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Idyll No. 3

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Uploaded by: Agnus_Dei (03/04/19)
Composer: Gray, Alan
Sample Producer: Milan Digital Audio
Sample Set: Salisbury Cathedral Father Willis
Software: Hauptwerk IV
Genre: Early 20th century
Alan Gray (23 December 1855 – 27 September 1935) was a British organist and composer. He was born in York, and attended St Peter's School and Trinity College, Cambridge. From 1883 until 1893 he was Director of Music at Wellington College. In 1893 he returned to Cambridge, succeeding C.V.Stanford as organist of Trinity College, and remained organist there until 1930. He died in Cambridge in 1935 at the age of 79. Among his compositions are music for the Anglican services, the monumental anthem, "What are these that glow from afar?", which was written to commemorate those who fell in World War I, and numerous organ works, many of high quality, and many extremely difficult. Sadly, his organ works have all but disappeared from the repertoire, even from the repertoire of English organists.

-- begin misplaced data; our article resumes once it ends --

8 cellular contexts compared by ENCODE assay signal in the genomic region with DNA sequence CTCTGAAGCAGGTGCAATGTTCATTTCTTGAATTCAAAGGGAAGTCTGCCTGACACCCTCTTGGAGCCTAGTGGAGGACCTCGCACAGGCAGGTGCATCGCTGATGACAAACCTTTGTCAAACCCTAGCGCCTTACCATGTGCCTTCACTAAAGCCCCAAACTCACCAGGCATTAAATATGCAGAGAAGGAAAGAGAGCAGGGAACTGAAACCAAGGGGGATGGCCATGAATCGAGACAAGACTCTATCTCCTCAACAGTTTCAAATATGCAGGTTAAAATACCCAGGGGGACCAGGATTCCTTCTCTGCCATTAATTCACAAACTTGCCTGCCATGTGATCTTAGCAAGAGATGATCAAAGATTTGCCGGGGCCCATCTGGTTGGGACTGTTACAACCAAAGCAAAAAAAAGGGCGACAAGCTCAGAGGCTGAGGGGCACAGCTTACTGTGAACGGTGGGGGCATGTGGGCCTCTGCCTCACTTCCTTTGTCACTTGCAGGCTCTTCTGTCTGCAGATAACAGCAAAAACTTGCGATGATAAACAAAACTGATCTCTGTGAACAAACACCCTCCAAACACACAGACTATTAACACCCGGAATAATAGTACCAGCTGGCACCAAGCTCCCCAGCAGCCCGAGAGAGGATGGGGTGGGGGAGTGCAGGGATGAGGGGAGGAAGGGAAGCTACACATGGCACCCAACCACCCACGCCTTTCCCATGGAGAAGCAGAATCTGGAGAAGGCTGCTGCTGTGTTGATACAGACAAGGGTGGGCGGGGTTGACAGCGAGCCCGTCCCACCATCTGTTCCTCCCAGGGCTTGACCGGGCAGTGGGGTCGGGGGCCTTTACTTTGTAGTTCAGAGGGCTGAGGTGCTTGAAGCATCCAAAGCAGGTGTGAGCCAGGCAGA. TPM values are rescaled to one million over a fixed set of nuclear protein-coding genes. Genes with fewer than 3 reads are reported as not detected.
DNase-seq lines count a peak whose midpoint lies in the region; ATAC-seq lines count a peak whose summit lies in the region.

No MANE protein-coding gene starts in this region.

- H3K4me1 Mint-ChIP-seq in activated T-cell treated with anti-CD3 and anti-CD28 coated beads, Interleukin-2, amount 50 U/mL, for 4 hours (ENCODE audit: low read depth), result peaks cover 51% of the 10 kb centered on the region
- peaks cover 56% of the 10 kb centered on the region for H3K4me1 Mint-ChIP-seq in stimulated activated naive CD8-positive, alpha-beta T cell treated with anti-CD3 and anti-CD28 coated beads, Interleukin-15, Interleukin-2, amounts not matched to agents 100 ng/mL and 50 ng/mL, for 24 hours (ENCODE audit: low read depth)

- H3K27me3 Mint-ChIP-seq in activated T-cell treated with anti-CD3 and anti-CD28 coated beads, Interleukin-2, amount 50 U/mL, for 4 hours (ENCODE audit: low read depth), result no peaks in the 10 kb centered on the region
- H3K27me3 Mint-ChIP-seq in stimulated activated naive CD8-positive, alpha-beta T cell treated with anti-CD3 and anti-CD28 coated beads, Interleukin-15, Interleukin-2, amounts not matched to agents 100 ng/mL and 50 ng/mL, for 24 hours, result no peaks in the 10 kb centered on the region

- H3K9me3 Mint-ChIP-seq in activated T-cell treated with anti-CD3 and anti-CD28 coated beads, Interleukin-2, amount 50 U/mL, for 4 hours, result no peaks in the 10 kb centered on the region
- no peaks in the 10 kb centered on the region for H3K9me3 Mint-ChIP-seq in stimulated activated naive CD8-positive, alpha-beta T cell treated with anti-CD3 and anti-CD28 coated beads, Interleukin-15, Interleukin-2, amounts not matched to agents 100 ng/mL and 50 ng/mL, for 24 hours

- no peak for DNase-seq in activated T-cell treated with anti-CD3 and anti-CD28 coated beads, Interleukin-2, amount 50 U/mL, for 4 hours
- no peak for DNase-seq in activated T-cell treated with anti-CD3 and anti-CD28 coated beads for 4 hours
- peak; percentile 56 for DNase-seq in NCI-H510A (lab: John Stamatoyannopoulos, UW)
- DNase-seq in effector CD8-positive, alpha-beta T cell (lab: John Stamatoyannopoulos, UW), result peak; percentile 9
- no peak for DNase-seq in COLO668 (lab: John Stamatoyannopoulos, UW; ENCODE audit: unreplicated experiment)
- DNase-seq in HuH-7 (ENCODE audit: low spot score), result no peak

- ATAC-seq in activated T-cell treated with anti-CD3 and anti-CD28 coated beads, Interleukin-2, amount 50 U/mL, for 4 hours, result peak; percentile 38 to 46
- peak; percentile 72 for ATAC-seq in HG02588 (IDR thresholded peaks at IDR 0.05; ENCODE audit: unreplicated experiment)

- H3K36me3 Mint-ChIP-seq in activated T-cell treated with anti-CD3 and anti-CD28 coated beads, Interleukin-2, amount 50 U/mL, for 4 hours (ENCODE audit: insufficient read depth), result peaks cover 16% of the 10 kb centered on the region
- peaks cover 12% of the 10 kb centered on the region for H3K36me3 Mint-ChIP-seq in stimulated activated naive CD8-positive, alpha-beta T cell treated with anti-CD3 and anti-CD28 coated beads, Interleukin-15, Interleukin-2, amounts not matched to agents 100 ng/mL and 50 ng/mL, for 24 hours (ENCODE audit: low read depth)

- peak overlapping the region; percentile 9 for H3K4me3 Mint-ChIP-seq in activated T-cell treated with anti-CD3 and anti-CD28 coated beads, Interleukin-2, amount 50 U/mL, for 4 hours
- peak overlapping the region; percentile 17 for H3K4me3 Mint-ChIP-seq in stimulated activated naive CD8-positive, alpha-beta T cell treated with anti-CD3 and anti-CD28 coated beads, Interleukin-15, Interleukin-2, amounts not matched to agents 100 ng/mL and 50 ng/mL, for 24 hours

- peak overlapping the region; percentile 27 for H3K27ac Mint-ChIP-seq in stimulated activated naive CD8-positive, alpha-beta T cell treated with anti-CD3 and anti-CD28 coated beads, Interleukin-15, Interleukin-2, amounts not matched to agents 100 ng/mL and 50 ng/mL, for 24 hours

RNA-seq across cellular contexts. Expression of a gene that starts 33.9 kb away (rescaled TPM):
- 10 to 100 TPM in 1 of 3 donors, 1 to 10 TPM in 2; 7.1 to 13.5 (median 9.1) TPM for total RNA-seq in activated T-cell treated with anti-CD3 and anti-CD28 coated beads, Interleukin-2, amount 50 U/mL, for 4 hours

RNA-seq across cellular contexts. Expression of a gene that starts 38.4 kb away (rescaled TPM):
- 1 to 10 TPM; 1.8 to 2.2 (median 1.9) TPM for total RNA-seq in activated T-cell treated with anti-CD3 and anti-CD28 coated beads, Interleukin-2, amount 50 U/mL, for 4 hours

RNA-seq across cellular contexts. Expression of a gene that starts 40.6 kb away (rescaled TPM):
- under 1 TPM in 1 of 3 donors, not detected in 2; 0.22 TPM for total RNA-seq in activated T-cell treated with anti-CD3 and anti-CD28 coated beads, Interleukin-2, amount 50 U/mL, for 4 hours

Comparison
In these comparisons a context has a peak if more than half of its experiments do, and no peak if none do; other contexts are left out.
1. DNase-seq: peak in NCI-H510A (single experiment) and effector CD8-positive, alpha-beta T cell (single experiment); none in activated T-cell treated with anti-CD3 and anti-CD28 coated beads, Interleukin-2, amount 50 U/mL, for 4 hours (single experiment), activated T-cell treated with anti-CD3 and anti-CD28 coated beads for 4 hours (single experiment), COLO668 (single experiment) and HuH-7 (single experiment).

Gray was a TALL man, who stood at 6'7"! However he was said to be very gentle, especially with choristers, who loved him greatly. He is still thought of with words of praise at Trinity College.

The definition of an "idyll" is not just a "pastoral scene," but can also be "a narrative poem treating an epic, romantic, or tragic theme."

"Idyll No. 3" dates from 1912 and is dedicated "To Cyril B. Rootham" (1875-1938), organist of St. John's College, Cambridge.

The motto at the start of this unusual work is: "Perhaps the numbers flow For old, unhappy, for off things, And battles long ago."

If you're thinking that this "sounds a little odd," well, I believe you'll see how this "oddness" is incorporated into this rather "wild" but brief epic.

There is a "military feel" to this, but the "beat is off," and more like small boys playing at war, rather than a real battle - or perhaps the battle is real, but time has erased the memories.

The score is attached below, as well as photos of Alan Gray, of Trinity College Chapel and his memorial in Trinity College ante-chapel, as well as one of Cyril Rootham, the dedicatee.

"Idyll No. 2":
Performance: Live
Recorded in: Stereo
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